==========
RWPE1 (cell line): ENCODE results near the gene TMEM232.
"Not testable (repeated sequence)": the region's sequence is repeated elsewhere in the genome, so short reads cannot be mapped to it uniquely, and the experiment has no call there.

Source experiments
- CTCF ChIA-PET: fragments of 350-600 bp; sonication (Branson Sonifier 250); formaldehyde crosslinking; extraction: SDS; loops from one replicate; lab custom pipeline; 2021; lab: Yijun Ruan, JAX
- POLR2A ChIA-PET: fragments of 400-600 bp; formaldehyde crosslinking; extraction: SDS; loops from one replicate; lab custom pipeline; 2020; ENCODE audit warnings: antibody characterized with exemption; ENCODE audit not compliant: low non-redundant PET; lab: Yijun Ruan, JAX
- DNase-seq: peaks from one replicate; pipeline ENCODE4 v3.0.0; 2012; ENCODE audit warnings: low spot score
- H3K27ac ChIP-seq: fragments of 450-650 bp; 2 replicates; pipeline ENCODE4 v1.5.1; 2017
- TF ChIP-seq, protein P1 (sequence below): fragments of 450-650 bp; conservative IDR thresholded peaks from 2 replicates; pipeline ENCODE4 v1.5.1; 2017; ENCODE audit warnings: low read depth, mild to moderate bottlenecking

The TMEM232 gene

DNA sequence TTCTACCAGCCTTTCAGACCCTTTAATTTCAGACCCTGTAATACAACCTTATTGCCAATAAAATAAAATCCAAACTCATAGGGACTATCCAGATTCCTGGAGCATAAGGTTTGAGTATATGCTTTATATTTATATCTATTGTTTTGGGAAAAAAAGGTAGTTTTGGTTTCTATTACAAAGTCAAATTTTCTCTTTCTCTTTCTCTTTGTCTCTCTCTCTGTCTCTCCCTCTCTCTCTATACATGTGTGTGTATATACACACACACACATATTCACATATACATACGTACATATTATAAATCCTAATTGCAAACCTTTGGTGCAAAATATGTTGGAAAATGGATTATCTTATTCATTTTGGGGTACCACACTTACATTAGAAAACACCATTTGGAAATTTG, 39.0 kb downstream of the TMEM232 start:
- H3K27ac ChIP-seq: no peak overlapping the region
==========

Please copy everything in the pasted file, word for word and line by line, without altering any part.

RWPE1 (cell line): ENCODE results near the gene TMEM232.
"Not testable (repeated sequence)": the region's sequence is repeated elsewhere in the genome, so short reads cannot be mapped to it uniquely, and the experiment has no call there.

Source experiments
- CTCF ChIA-PET: fragments of 350-600 bp; sonication (Branson Sonifier 250); formaldehyde crosslinking; extraction: SDS; loops from one replicate; lab custom pipeline; 2021; lab: Yijun Ruan, JAX
- POLR2A ChIA-PET: fragments of 400-600 bp; formaldehyde crosslinking; extraction: SDS; loops from one replicate; lab custom pipeline; 2020; ENCODE audit warnings: antibody characterized with exemption; ENCODE audit not compliant: low non-redundant PET; lab: Yijun Ruan, JAX
- DNase-seq: peaks from one replicate; pipeline ENCODE4 v3.0.0; 2012; ENCODE audit warnings: low spot score
- H3K27ac ChIP-seq: fragments of 450-650 bp; 2 replicates; pipeline ENCODE4 v1.5.1; 2017
- TF ChIP-seq, protein P1 (sequence below): fragments of 450-650 bp; conservative IDR thresholded peaks from 2 replicates; pipeline ENCODE4 v1.5.1; 2017; ENCODE audit warnings: low read depth, mild to moderate bottlenecking

The TMEM232 gene

DNA sequence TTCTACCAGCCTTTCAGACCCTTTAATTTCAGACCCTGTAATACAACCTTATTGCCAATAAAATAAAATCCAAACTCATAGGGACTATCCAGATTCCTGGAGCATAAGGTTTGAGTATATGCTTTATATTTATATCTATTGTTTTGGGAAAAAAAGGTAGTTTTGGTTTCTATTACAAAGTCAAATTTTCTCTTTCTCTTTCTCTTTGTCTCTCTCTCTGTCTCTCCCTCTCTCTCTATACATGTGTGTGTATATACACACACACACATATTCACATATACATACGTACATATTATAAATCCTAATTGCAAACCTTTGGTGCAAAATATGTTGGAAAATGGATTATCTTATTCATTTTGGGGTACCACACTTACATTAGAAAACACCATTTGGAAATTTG, 39.0 kb downstream of the TMEM232 start:
- H3K27ac ChIP-seq: no peak overlapping the region